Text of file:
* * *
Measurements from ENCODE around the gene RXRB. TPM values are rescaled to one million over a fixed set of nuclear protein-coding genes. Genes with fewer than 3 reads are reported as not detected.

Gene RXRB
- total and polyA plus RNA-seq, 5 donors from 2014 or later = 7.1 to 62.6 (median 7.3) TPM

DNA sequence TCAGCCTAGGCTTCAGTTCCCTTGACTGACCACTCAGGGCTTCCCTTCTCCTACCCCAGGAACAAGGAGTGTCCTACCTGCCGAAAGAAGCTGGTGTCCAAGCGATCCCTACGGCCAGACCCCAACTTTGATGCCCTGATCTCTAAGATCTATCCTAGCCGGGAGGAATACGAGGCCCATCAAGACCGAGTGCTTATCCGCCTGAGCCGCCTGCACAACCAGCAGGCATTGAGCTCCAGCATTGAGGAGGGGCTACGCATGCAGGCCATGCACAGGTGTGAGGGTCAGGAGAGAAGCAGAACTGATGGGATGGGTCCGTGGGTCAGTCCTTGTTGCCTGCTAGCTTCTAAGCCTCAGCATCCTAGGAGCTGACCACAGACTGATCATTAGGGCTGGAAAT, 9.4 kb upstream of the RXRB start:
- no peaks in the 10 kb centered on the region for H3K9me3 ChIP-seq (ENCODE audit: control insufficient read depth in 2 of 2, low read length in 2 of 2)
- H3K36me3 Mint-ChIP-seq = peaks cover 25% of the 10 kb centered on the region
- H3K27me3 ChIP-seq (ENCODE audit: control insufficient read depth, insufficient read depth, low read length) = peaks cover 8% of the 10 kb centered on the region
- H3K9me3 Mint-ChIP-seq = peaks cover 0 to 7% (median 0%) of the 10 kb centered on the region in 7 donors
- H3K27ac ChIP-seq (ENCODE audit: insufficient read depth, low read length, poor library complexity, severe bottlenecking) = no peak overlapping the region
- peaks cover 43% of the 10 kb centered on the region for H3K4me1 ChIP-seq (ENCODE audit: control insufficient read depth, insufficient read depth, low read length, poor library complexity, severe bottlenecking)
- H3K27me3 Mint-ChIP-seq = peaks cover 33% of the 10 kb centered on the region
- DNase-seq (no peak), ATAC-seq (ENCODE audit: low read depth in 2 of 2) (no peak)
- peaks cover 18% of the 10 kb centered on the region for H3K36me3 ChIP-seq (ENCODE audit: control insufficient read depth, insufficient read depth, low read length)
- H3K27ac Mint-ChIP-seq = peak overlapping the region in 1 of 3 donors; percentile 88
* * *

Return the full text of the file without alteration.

Measurements from ENCODE around the gene RXRB. TPM values are rescaled to one million over a fixed set of nuclear protein-coding genes. Genes with fewer than 3 reads are reported as not detected.

Gene RXRB
- total and polyA plus RNA-seq, 5 donors from 2014 or later = 7.1 to 62.6 (median 7.3) TPM

DNA sequence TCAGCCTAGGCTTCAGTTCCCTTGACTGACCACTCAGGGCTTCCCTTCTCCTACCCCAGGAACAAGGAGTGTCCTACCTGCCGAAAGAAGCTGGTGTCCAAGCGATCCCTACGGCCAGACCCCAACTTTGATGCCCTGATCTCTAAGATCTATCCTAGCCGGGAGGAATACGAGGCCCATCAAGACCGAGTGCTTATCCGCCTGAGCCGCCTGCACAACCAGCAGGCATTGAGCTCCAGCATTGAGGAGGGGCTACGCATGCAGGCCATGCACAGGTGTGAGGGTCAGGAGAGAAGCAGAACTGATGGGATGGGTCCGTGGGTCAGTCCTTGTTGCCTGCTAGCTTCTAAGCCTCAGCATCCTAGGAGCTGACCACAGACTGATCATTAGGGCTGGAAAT, 9.4 kb upstream of the RXRB start:
- no peaks in the 10 kb centered on the region for H3K9me3 ChIP-seq (ENCODE audit: control insufficient read depth in 2 of 2, low read length in 2 of 2)
- H3K36me3 Mint-ChIP-seq = peaks cover 25% of the 10 kb centered on the region
- H3K27me3 ChIP-seq (ENCODE audit: control insufficient read depth, insufficient read depth, low read length) = peaks cover 8% of the 10 kb centered on the region
- H3K9me3 Mint-ChIP-seq = peaks cover 0 to 7% (median 0%) of the 10 kb centered on the region in 7 donors
- H3K27ac ChIP-seq (ENCODE audit: insufficient read depth, low read length, poor library complexity, severe bottlenecking) = no peak overlapping the region
- peaks cover 43% of the 10 kb centered on the region for H3K4me1 ChIP-seq (ENCODE audit: control insufficient read depth, insufficient read depth, low read length, poor library complexity, severe bottlenecking)
- H3K27me3 Mint-ChIP-seq = peaks cover 33% of the 10 kb centered on the region
- DNase-seq (no peak), ATAC-seq (ENCODE audit: low read depth in 2 of 2) (no peak)
- peaks cover 18% of the 10 kb centered on the region for H3K36me3 ChIP-seq (ENCODE audit: control insufficient read depth, insufficient read depth, low read length)
- H3K27ac Mint-ChIP-seq = peak overlapping the region in 1 of 3 donors; percentile 88